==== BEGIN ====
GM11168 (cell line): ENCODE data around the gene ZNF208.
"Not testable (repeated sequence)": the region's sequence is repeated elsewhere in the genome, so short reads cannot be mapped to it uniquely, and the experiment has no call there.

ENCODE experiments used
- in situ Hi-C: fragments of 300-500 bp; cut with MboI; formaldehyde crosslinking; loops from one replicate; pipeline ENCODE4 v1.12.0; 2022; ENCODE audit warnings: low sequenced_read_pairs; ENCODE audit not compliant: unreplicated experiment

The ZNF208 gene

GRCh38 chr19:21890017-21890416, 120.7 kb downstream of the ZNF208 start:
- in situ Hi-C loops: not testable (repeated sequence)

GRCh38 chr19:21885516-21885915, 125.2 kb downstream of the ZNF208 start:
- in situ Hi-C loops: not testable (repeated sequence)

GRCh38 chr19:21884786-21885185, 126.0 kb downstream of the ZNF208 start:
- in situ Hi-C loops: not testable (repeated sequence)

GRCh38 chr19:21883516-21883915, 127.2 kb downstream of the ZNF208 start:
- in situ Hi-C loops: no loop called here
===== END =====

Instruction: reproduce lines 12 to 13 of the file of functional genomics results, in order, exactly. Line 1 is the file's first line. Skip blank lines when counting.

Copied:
GRCh38 chr19:21883516-21883915, 127.2 kb downstream of the ZNF208 start:
- in situ Hi-C loops: no loop called here